Thanks again to my good friend Christopher Hill at Construction Law Musings for this awesome guest post! Check out all his great posts at his blog Construction Law Musings (link here). You can find him on Twitter at @constructionlaw.
I am thrilled to have the opportunity to post yet again here at the Advocate’s Studio. The last time I posted here, it was about my journey into the world of social media. This time, Martha asked me to discuss my adventure into solo practice that began on July 1, 2010. As is traditional here at the Studio, I of course will be discussing the tech tools that I use on a regular basis in my practice and how they help out. Well, here it goes:
I really started my law practice 13 years ago without a whole lot of knowledge of computers aside from the fact that e-mail was a big deal and Microsoft Word was good for typing. Now, in my solo practice, I don’t know that I could survive without certain tools that I have at my disposal. When I think about my dad, a solo dentist, I wonder how he was able to just head off for a week and relax knowing no one was “minding the store.” These days almost constant communication is expected by my clients and has become a necessary (if occasionally unwanted) part of legal practice.
While I am still learning the tricks of the cloud based trade, I do find Clio to be a great cloud based billing and storage solution. I can keep my time, produce invoices (a feature that gets better with each new update) and use a drop box type e-mail feature to keep track of documents and e-mails to clients by matter (check out Martha’s Guest Post about Dropbox). Clio is consistently updated and seems to get better with each upgrade. One major advantage for me is that I don’t have to keep up with the software and don’t use the precious space on my trusty Toshiba laptop for this software. Couple that with almost universal access from anywhere with an internet connection, and I was sold.
I of course could not get by without my trusty Blackberry (I know, the IPhone is great, but the Blackberry is what I am used to). The use of Google Apps and Google Sync keeps my tasks, contacts and calendar at my fingertips. While I don’t get as many apps for my smart phone (though Blackberry seems to be catching up), I don’t use the phone for a lot more than e-mails and Twitter/web surfing.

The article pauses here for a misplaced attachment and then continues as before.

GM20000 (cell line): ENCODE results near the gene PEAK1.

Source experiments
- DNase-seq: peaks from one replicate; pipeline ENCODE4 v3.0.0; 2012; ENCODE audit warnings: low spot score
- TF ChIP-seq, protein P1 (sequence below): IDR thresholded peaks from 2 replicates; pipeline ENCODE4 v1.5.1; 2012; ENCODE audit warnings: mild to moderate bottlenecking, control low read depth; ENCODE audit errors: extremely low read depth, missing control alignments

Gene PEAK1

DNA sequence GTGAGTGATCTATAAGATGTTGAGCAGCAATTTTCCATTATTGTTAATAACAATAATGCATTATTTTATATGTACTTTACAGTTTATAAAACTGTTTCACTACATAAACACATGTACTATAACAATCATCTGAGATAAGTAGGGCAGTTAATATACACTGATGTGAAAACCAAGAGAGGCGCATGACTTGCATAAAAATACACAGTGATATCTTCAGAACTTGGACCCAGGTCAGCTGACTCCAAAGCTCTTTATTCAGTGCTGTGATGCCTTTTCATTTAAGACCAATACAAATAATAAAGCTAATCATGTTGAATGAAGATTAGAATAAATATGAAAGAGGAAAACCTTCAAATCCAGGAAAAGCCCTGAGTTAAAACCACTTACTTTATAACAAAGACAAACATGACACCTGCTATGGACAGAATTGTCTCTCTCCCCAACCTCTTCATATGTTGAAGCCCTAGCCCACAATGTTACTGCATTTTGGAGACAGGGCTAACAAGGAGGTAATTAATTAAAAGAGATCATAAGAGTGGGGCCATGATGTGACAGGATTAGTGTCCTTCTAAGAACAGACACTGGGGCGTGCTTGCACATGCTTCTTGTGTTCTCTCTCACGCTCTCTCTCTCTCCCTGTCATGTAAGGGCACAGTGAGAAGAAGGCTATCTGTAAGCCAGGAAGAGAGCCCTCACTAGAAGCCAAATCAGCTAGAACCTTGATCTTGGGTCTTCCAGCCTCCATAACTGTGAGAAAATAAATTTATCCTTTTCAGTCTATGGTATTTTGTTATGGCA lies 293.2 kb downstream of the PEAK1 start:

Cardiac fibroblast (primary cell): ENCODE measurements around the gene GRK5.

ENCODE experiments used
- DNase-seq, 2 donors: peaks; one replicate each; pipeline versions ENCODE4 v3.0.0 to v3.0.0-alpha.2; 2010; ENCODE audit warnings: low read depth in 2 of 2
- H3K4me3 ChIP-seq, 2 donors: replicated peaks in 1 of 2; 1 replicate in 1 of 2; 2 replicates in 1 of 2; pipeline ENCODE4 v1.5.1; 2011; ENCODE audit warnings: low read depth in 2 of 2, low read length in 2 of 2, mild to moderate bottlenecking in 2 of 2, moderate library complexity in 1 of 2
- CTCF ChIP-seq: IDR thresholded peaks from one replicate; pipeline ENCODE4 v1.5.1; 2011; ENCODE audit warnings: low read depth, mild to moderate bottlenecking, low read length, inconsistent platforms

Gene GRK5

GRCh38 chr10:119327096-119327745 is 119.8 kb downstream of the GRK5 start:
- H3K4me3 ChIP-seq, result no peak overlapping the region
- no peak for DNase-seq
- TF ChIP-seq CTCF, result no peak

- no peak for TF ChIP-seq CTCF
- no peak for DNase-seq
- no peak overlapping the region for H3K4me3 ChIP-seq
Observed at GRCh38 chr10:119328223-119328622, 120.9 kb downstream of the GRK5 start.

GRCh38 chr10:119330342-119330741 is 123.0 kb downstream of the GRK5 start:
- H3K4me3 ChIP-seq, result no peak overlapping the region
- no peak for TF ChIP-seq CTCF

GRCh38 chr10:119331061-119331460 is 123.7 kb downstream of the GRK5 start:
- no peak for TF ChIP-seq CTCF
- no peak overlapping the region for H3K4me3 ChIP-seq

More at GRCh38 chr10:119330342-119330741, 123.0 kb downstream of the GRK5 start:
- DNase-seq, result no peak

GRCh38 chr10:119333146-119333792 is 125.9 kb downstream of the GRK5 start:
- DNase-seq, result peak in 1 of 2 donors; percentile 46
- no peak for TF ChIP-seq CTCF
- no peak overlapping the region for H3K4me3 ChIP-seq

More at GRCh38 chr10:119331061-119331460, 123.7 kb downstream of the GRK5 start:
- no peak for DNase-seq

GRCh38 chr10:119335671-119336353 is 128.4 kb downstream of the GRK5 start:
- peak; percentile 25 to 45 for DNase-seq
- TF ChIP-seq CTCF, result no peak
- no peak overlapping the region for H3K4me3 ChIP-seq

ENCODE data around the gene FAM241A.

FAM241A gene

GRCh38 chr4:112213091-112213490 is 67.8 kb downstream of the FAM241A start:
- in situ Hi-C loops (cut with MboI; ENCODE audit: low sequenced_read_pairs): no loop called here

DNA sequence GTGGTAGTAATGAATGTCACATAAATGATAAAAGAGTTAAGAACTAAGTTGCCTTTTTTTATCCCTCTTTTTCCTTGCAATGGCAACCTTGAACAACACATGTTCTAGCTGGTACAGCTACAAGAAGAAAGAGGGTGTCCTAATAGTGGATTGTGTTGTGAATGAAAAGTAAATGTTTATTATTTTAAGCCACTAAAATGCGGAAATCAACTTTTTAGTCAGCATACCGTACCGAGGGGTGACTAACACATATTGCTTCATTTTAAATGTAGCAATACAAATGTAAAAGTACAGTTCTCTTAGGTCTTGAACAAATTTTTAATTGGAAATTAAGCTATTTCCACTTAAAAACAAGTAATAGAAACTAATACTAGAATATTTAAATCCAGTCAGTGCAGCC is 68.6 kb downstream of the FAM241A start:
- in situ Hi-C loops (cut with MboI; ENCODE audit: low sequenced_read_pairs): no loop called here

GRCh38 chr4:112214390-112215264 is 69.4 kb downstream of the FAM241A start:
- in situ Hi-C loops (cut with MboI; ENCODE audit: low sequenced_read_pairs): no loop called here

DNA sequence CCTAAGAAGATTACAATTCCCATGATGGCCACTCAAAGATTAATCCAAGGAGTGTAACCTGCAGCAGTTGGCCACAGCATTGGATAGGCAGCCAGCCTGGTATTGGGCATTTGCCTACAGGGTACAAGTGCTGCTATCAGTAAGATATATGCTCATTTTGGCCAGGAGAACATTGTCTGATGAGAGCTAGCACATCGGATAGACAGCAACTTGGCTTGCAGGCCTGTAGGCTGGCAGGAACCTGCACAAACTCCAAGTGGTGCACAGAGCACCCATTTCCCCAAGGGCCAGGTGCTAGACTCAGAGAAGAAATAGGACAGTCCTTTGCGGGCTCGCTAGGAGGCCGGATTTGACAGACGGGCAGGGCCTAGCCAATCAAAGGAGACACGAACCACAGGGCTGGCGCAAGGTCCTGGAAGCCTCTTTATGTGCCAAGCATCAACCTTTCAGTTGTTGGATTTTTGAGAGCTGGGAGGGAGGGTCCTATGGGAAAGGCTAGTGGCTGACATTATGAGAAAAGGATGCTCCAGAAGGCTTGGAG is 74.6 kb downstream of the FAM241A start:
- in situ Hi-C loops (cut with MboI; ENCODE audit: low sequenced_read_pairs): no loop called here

On the non-cloud side, I love my Brother MFC all in one Fax/Scan/Printer and my CardScan business card scanner. Both of these pieces of hardware make my life as the sole member and entire staff of the Law Office of Christopher G. Hill a lot easier. The three-in-one allows me to scan and keep documents in .pdf format for easy hard drive storage and easy filing by matter in Clio. The card scanner keeps me from having to input contact information from the cards manually and is a real time saver. Throw in my web-based backup through Backblaze (though Carbonite and Mozy have great reputations for this) and my trusty Passport external hard drive and even the most paranoid of us (including me) is backed up and ready to roll.
Of course, without WordPress, Host Gator and Headway, I couldn’t run either Construction Law Musings or my firm web site.
In short (if it’s not too late), my trip into solo practice has been a great adventure. However, the adventure is made more fun and easier through the use of these tech tools and, yes, my pen and legal pad.
I would love to hear about some of the tools others use in their practices. Please comment here or contact me with your thoughts.
Christopher G. Hill is lawyer and owner of the Richmond, VA firm, The Law Office of Christopher G. Hill, PC, a LEED AP. Chris has been nominated and elected by his peers to Virginia’s Legal Elite in the Construction Law category on multiple occasions. He specializes in mechanic’s liens, contract review and consulting, occupational safety issues (VOSH and OSHA), and risk management for construction professionals. Mr. Hill authors the Construction Law Musings blog where he discusses legal and policy issues relevant to construction professionals. You can reach him on twitter (@constructionlaw) or through his blog or firm website.